The Amity Woodbridge Historical Society, at its annual meeting on November 4, unveiled a notable donation it had received, namely the richly carved chair that once served as the President’s Chair at the now defunct Quinnipiack Club in New Haven. The chair found its way back to Woodbridge, because its wood is believed to have come from the famous Woodbridge Oak, a majestic tree that was cut down in the late 19th century after lengthy controversy that drew attention well beyond the state lines.
“An event like this [the return of the chair] doesn’t happen very often,” said Don Menzies, a member of the Historical Society’s Board of Directors, when he and Barbara Hagan Smith unveiled the chair following the annual meeting in the Woodbridge Town Library’s Woodbridge Room.
The chair is intricately carved, with two regal Indian heads for finials, and displaying symbols of the Connecticut seal – three grapevines and an inscription of “Qui Transtulit Sustinet,” (He who transplanted (us) sustains (us)). Menzies thanked town resident Paul DeCoster as “one who paid attention” and facilitated the connection with former Club president, Charles Nobel III, who chose to donate it to the Amity Woodbridge Historical Society.
The Woodbridge Oak, standing proud at the intersection of Center and North Pease roads during the second half of the 19th century, was famous in its day – second only to the Charter Oak, according to Menzies – for its size and presumed age. There were many urban legends attached to the Old Oak, both in local lore and in the national press of the time.
It was said to be 3,000 years old (Menzies, “probably not”); Washington and Lafayette were thought to have dined under its branches when they marched through (they never did); the Regicides Goffe and Whalley were said to have climbed its branches to look out for those seeking revenge (“probably not”), and it was said to be the witness to many young love stories (most likely, yes).
Even the New York Times took note in 1889 of the tree’s demise, writing that the tree “is being now made up into chairs for the Quinnipiack Club and for individuals who have been fortunate enough to place their order.” The company entrusted with the order was Palmer &Embury of New York City.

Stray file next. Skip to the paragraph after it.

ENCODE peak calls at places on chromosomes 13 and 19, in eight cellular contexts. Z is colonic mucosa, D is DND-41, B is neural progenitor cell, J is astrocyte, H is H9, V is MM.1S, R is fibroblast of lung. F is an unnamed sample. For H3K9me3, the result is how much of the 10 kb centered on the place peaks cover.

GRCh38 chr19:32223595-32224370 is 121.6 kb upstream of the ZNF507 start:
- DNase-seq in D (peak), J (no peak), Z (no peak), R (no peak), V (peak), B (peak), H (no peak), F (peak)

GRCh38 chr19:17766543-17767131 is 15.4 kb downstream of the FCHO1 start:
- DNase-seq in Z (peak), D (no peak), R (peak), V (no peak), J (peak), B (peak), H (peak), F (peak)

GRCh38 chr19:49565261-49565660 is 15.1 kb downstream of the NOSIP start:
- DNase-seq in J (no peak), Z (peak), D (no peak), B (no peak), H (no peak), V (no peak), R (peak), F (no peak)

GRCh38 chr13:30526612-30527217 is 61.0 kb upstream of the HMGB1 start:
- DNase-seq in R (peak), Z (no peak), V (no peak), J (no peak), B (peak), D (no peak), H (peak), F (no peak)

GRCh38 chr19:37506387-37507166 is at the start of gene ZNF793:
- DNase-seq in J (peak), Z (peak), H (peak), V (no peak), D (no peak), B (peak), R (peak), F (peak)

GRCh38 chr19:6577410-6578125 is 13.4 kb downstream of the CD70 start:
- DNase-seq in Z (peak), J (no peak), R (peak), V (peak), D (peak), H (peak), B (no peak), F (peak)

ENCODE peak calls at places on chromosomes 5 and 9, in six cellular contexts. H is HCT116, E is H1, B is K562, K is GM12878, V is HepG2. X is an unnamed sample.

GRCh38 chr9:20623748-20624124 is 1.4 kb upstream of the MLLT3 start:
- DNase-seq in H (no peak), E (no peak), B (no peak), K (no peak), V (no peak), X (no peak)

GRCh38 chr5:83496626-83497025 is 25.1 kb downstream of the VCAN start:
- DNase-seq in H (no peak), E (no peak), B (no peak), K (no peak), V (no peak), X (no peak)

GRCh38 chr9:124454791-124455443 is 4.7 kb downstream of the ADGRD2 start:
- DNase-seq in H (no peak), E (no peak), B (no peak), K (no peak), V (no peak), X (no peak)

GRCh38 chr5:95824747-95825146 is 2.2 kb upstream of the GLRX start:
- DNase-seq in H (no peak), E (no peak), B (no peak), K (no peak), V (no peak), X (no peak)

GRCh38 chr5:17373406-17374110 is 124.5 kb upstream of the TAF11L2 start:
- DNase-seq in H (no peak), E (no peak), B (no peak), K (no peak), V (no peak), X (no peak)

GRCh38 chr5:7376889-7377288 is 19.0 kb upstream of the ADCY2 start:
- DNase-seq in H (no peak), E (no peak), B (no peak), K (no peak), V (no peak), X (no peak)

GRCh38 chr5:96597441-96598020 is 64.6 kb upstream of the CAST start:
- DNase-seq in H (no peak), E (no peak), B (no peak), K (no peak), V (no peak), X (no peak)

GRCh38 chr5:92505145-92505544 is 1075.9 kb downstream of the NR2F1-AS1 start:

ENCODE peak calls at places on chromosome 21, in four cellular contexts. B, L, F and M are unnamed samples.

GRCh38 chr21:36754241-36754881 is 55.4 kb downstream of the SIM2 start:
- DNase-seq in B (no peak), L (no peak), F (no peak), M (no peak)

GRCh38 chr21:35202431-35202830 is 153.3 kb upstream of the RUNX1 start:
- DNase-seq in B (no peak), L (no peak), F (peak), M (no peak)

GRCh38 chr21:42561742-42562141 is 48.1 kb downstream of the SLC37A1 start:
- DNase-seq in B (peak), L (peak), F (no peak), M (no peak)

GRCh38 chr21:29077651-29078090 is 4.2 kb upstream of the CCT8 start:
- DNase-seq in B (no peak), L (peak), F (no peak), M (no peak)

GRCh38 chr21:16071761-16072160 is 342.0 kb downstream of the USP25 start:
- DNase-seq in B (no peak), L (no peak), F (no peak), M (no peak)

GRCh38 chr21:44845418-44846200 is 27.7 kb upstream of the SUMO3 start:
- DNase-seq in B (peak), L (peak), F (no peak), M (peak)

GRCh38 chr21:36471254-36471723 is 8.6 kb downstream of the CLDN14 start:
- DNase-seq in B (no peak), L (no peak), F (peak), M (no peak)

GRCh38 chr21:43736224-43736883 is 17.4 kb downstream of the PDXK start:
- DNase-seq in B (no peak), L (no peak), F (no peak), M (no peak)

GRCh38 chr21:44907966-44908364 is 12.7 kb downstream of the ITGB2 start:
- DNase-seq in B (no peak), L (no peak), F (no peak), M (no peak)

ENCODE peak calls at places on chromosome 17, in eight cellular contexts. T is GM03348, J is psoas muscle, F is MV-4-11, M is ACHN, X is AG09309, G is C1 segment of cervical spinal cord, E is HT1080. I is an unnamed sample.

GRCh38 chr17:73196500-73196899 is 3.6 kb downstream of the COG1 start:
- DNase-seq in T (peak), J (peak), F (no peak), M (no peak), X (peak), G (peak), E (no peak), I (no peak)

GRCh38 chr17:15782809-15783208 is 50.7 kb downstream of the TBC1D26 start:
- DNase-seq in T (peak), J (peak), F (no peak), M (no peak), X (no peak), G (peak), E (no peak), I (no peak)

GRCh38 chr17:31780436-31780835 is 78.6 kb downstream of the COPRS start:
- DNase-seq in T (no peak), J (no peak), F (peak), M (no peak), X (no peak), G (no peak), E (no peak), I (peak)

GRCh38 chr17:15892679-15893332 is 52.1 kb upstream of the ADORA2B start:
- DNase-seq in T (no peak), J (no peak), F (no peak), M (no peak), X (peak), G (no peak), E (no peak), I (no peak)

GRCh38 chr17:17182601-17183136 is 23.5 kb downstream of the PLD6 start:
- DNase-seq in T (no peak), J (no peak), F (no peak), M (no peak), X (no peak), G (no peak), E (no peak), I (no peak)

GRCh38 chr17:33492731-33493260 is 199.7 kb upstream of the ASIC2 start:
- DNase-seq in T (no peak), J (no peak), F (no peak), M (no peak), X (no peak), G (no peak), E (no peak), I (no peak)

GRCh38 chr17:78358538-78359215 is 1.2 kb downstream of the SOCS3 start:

Prior to the tree being cut, the Quinnipiack Club had developed a special stewardship of the tree, which was most likely due to its erstwhile president, Nehemia Sperry, and his connections to the Woodbridge Sperrys. In 1882, the Club formed an offshoot, the Quinnipiack Oak Tree Association, and an auxiliary. It was this auxiliary that arranged for a grand celebration under the tree in October of that year, replete with speeches and flags. The shindig drew attention far and wide, Menzies said. Even James English, a prominent New Haven businessman and former state Governor, was cited as saying that “the women of Woodbridge put together one of the best country suppers anyone could remember.”
The chair will be permanently displayed at the library, Menzies said, probably elevated on a platform, so people don’t inadvertently sit on it.
In addition to the chair, the Historical Society also displayed two canes made from the wood of the Old Oak. These were donated by local families, the Beisiegel and the Razee families. Tim Razee Wilkins, whose grandfather later built a home at the intersection, was in the audience.
Menzies also took the occasion to read from a letter written in 1945 by George Hubbel to Elizabeth Kunz Beecher, whose father had owned the land where the tree once stood – describing his recollections of the “Oak Tree Feud.” Three of Hubbel’s descendants also were in the audience, Georgiana Hubbell Sorensen; her sister-in-law, Carol Hubbell; and Fanny Lou Hubbell Fossberg.
Back in the 1880s Jacob Kunz – Elizabeth’s father – still owned 2/5 of the tree, with the rest being owned by the town. And Kunz and the town’s leaders could not agree on whether to take it down.
Hubbel saw the seeds for the conflict in the ‘ink slinging” members of the press, who at the time of the aforementioned picnic had told Mr. Kunz about plans to erect a fence and a tent on his property. Surprised and concerned, Mr. Kunz began “to assert his independence and ownership,” Hubbel wrote. And when a few years later the town came to him about taking it down, he said “No.”
“The town officers left, (Ho! Humming) and what to do? – Send a diplomat,” Hubbel wrote. That diplomat was Hubbel’s own father. He and Kunz came to an agreement that saved face. “I said I would not cut that tree down, and I won’t, Kunz reportedly said. “But you may cut it, Doctor, and I will help remove it.”
Pictured: Don Menzies points out the history of the Quinnipiack chair, which will be on display at the Town Library. On his right is a Robert Wiseman engraving of the Woodbridge Oak in its full glory.
By Bettina Thiel – Woodbridge Town News Correspondent